9

is there any chance of getting the output from a MySQL query directly to XML?

Im referring to something like MSSQL has with SQL-XML plugin, for example:

SELECT * FROM table WHERE 1 FOR XML AUTO

returns text (or xml data type in MSSQL to be precise) which contains an XML markup structure generated according to the columns in the table.

With SQL-XML there is also an option of explicitly defining the output XML structure like this:

SELECT
  1       AS tag,
  NULL    AS parent,
  emp_id  AS [employee!1!emp_id],
  cust_id    AS [customer!2!cust_id],
  region    AS [customer!2!region]
 FROM table
 FOR XML EXPLICIT

which generates an XML code as follows:

<employee emp_id='129'>
   <customer cust_id='107' region='Eastern'/>
</employee>

Do you have any clues how to achieve this in MySQL?

Thanks in advance for your answers.

2

Using XML with MySQL seems to be a good place to start with various different ways to get from MySQL query to XML.

From the article:

   use strict;
   use DBI;
   use XML::Generator::DBI;
   use XML::Handler::YAWriter;

   my $dbh = DBI->connect ("DBI:mysql:test",
                           "testuser", "testpass",
                           { RaiseError => 1, PrintError => 0});
   my $out = XML::Handler::YAWriter->new (AsFile => "-");
   my $gen = XML::Generator::DBI->new (
                                   Handler => $out,
                                   dbh => $dbh
                               );
   $gen->execute ("SELECT name, category FROM animal");
   $dbh->disconnect ();
  • Not an XML from MySQL, since a Perl Interpreter is needed ... I like it though! => +1 – lexu May 17 '10 at 10:48
  • Hi, I want an XML from MySQL without any interpreter. Any solution ? – user123456 Jun 9 '16 at 9:46
11

The mysql command can output XML directly, using the --xml option, which is available at least as far back as MySql 4.1.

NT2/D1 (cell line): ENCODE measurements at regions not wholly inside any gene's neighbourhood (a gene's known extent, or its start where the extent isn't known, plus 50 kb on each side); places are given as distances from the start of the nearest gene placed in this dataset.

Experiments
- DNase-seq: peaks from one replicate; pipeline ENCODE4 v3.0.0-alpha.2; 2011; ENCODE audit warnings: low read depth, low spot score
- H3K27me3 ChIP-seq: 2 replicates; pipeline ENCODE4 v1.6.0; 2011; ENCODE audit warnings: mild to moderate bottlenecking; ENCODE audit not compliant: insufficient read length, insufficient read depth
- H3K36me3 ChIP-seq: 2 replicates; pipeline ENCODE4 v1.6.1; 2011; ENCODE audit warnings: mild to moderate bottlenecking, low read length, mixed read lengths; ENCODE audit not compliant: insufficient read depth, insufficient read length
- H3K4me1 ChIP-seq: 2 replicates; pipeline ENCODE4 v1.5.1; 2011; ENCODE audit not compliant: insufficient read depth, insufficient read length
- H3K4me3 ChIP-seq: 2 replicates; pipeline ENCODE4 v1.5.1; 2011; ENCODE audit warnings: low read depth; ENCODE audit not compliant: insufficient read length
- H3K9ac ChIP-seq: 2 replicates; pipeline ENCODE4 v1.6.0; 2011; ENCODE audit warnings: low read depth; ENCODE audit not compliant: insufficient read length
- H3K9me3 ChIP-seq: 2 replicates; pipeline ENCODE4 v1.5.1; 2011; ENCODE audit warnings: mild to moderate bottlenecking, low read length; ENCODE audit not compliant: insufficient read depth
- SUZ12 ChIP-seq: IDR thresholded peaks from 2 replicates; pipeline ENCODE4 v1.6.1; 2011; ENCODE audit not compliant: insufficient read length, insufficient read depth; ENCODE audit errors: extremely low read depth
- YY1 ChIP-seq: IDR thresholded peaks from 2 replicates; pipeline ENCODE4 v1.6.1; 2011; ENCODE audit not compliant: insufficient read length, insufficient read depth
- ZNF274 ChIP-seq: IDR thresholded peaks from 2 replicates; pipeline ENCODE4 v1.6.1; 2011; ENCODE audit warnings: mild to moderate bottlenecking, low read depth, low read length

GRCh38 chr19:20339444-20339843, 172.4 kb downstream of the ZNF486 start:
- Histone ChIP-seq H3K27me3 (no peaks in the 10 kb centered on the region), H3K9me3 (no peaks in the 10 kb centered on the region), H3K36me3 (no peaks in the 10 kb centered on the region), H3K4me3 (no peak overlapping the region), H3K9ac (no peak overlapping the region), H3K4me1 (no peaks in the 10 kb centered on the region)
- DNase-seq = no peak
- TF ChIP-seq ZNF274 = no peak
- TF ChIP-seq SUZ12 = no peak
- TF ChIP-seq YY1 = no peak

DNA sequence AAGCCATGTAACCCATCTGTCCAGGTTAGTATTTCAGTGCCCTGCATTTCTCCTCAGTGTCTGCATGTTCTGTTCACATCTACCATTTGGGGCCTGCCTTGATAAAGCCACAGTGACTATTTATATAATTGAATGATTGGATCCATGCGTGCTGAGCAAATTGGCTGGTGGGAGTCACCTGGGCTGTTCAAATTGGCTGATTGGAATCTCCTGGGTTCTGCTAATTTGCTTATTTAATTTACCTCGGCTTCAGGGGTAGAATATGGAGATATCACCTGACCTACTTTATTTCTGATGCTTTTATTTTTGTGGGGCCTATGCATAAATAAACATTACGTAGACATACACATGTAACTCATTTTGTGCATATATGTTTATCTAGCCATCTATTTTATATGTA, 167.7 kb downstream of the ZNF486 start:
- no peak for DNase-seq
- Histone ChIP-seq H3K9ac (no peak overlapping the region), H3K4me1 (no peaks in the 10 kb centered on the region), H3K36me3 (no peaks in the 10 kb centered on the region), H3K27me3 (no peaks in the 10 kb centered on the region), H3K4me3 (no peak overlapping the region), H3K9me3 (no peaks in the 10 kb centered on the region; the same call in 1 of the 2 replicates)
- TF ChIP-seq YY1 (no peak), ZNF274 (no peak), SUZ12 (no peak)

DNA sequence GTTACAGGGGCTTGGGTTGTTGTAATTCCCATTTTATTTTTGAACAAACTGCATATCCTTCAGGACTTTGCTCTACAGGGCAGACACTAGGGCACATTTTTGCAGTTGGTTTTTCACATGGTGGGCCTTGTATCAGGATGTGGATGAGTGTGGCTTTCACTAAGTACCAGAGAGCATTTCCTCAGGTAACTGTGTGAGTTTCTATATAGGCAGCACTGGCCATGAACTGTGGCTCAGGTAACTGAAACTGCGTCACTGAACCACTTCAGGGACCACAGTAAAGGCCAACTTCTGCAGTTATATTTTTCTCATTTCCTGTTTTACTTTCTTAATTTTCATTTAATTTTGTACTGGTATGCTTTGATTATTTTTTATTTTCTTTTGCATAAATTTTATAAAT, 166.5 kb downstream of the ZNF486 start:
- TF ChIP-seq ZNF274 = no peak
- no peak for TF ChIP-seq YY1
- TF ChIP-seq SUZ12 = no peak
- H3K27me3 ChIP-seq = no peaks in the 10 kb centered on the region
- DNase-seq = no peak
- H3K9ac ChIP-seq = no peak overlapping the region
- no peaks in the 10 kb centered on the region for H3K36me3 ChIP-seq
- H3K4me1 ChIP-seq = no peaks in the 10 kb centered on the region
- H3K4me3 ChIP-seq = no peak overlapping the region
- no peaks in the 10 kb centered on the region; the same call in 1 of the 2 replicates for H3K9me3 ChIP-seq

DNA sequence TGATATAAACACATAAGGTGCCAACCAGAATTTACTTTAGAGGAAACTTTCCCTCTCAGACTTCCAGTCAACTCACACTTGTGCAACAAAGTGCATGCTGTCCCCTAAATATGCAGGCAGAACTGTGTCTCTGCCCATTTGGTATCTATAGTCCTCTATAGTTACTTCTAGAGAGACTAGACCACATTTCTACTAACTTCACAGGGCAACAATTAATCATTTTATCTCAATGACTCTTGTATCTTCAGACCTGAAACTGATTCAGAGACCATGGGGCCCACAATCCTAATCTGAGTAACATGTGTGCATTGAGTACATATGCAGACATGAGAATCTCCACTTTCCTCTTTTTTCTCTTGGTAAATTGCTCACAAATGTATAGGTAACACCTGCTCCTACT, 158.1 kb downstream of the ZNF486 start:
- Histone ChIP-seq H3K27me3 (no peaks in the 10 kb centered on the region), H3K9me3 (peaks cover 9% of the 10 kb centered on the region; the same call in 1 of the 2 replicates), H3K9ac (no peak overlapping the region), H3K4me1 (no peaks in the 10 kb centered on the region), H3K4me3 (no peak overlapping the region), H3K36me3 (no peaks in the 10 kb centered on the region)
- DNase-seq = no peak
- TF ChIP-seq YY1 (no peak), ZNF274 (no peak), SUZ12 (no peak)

However, this doesn't allow you to customize the structure of the XML output. It will output something like this:

<?xml version="1.0"?>
<resultset statement="SELECT * FROM orders" xmlns:xsi="http://www.w3.org/2001/XMLSchema-instance">
  <row>
    <field name="emp_id">129</field>
    <field name="cust_id">107</field>
    <field name="region">Eastern</field>
  </row>
</resultset>

And you want:

<?xml version="1.0"?>
<orders>
  <employee emp_id="129">
    <customer cust_id="107" region="Eastern"/>
  </employee>
</orders>

The transformation can be done with XSLT using a script like this:

<?xml version="1.0"?>
<xsl:stylesheet xmlns:xsl="http://www.w3.org/1999/XSL/Transform" version="1.0">

  <xsl:output indent="yes"/>
  <xsl:strip-space elements="*"/>

  <xsl:template match="resultset">
    <orders>
      <xsl:apply-templates/>
    </orders>
  </xsl:template>

  <xsl:template match="row">
    <employee emp_id="{field[@name='emp_id']}">
      <customer
        cust_id="{field[@name='cust_id']}"
        region="{field[@name='region']}"/>
    </employee>
  </xsl:template>

</xsl:stylesheet>

This is obviously way more verbose than the concise MSSQL syntax, but on the other hand it is a lot more powerful and can do all sorts of things that wouldn't be possible in MSSQL.

If you use a command-line XSLT processor such as xsltproc or saxon, you can pipe the output of mysql directly into the XSLT program. For example:

mysql -e 'select * from table' -X database | xsltproc script.xsl -
  • 1
    This only gives a flat result with generic element names, it's not really comparable with MSSQL's FOR XML. – Emyr Jan 25 '17 at 17:52
  • @Emyr, you're right. The OP was asking for an equivalent to MSSQL's functionality. I'd do it with XSLT. I'll update my answer for that. – Neil Mayhew Jan 27 '17 at 4:30

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